the most convenient solution for most of proxy-maint team members.

--
Best regards,
Michał Górny
<http://dev.gentoo.org/~mgorny/>

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Re: Packages up for grabs

Peter Stuge-4
Michał Górny wrote:
> Or file a pull request @ https://github.com/gentoo/gentoo/pulls.
> That's the most convenient solution for most of proxy-maint team members.

How can I help improve that problematic situation?

It's not cool to gravitate the project towards GitHub Inc.


//Peter

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Re: Packages up for grabs

Rich Freeman
On Sat, Aug 6, 2016 at 3:28 PM, Peter Stuge <[hidden email]> wrote:
> Michał Górny wrote:
>> Or file a pull request @ https://github.com/gentoo/gentoo/pulls.
>> That's the most convenient solution for most of proxy-maint team members.
>
> How can I help improve that problematic situation?
>
> It's not cool to gravitate the project towards GitHub Inc.
>

I'm sure everybody would love to have a non-github alternative.  The
problem is that they all tend to be Java-based and infra doesn't want
to go near them (that isn't intended to imply anything other than the
state of things).

So, it sounds like we either need a non-Java-based alternative, or a
way to host Java applications.

--
Rich

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Re: Packages up for grabs

Michał Górny-5
On Sat, 6 Aug 2016 16:47:09 -0400
Rich Freeman <[hidden email]> wrote:

> On Sat, Aug 6, 2016 at 3:28 PM, Peter Stuge <[hidden email]> wrote:
> > Michał Górny wrote:  
> >> Or file a pull request @ https://github.com/gentoo/gentoo/pulls.
> >> That's the most convenient solution for most of proxy-maint team members.  
> >
> > How can I help improve that problematic situation?
> >
> > It's not cool to gravitate the project towards GitHub Inc.
>
> I'm sure everybody would love to have a non-github alternative.  The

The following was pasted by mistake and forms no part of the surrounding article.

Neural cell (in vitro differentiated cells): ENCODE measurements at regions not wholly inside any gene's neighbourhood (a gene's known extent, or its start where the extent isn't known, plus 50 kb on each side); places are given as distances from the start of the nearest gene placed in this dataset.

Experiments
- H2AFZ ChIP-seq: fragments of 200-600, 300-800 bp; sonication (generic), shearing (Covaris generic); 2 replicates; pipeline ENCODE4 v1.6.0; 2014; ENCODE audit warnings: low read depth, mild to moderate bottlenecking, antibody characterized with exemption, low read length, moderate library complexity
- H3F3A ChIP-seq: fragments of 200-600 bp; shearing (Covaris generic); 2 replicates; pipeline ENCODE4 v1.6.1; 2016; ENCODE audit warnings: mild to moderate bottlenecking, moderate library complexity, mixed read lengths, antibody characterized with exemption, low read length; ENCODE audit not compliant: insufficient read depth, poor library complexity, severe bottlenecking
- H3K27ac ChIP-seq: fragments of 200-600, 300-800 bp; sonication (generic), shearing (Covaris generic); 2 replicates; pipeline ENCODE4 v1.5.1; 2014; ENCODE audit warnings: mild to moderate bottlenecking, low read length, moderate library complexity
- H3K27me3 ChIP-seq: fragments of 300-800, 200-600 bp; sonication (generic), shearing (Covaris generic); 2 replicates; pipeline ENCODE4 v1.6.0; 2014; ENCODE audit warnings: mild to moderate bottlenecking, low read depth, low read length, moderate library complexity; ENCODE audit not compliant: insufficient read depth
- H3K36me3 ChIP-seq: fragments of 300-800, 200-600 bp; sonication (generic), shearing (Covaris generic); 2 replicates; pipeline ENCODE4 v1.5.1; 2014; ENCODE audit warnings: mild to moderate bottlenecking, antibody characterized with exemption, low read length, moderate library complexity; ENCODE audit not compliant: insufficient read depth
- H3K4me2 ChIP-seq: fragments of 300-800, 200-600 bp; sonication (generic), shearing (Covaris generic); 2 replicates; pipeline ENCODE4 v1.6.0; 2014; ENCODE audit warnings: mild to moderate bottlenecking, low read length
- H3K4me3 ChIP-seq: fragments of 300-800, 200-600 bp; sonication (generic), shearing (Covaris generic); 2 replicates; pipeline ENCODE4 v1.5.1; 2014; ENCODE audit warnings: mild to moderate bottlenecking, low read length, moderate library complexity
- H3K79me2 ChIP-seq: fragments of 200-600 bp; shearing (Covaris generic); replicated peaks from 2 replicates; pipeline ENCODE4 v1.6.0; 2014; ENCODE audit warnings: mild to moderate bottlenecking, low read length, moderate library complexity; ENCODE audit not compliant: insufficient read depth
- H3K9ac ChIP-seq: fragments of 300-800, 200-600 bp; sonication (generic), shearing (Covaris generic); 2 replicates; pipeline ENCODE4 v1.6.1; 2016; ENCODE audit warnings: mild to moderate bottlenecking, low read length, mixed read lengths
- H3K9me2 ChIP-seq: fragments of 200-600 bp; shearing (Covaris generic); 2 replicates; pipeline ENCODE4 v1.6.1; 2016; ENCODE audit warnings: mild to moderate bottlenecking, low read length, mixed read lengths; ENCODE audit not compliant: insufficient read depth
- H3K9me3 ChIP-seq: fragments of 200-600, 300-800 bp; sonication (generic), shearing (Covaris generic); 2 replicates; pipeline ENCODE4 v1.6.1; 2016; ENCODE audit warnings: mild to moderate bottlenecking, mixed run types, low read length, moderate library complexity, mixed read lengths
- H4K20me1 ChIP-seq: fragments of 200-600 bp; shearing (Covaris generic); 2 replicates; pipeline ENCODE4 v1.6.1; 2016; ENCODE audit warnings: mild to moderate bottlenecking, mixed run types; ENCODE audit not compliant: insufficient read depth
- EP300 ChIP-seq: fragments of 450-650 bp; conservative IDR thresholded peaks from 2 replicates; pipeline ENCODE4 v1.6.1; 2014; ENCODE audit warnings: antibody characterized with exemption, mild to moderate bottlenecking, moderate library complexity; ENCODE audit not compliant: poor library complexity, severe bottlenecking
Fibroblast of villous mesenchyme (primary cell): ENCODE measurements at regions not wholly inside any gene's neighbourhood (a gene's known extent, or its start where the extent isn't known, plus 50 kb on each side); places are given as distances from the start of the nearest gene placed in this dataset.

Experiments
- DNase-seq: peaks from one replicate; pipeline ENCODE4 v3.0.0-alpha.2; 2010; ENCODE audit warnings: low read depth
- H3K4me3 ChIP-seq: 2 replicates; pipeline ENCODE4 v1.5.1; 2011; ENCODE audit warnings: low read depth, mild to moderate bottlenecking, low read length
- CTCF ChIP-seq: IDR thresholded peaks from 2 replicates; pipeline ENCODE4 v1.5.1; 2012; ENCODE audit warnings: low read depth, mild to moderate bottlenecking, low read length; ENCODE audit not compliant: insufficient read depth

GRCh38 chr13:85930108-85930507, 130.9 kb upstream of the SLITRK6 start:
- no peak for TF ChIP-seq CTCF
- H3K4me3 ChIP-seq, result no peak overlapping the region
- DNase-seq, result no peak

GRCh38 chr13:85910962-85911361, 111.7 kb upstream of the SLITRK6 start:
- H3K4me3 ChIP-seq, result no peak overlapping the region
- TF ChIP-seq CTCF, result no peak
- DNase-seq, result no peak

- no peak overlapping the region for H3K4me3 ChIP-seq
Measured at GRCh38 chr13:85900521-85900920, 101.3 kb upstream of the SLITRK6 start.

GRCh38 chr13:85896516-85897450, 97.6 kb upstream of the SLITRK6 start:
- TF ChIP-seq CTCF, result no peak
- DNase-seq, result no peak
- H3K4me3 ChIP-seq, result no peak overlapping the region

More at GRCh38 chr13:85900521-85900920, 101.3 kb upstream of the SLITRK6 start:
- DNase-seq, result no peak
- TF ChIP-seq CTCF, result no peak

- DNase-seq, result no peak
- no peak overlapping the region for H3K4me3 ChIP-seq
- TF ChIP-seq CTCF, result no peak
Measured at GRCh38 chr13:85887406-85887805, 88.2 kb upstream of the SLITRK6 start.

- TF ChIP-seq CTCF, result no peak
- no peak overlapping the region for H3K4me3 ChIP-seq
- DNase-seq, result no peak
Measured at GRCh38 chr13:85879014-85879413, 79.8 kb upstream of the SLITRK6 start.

> problem is that they all tend to be Java-based and infra doesn't want
> to go near them (that isn't intended to imply anything other than the
> state of things).
>
> So, it sounds like we either need a non-Java-based alternative, or a
> way to host Java applications.
No. The problem is that alternatives suggested so far have been crap,
and people focused on preaching and/or implementing random crap-based
solutions without even stopping for a few minutes to consider what we
exactly need.

GitHub works for us. GitHub works for our contributors. GitHub boosts
our productivity, unlike those vain discussions. We don't have time for
all this tin foil hat nonsense.

--
Best regards,
Michał Górny
<http://dev.gentoo.org/~mgorny/>

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Re: Packages up for grabs

Peter Stuge-4
Peter Stuge wrote:
> How can I help improve ..?

Michał Górny wrote:
> people focused on preaching and/or implementing random crap-based
> solutions without even stopping for a few minutes to consider what
> we exactly need.

You could interpret my question as "what exactly do we need" ?


> GitHub works for us. GitHub works for our contributors. GitHub
> boosts our productivity, unlike those vain discussions.

Windows works for me. Windows works for my customers. Windows
boosts my business, unlike vain discussions about open source
and free software. ;) Maybe you get my point?


> We don't have time for all this tin foil hat nonsense.

I think we have all the time in the world, and I think it's important
for us to innovate also in this field if neccessary, as we have and
continue to do in other distro-development-related fields.


Thanks

//Peter

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Re: Packages up for grabs

Rich Freeman
In reply to this post by Michał Górny-5
On Sat, Aug 6, 2016 at 4:55 PM, Michał Górny <[hidden email]> wrote:
>
> GitHub works for us. GitHub works for our contributors. GitHub boosts
> our productivity, unlike those vain discussions. We don't have time for
> all this tin foil hat nonsense.
>

Then just ignore it.  If somebody wants to work on an alternative,
nobody can stop them.  Nobody is suggesting putting the github
solution on hold in the interim.

--
Rich

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Re: Packages up for grabs

Kent Fredric-2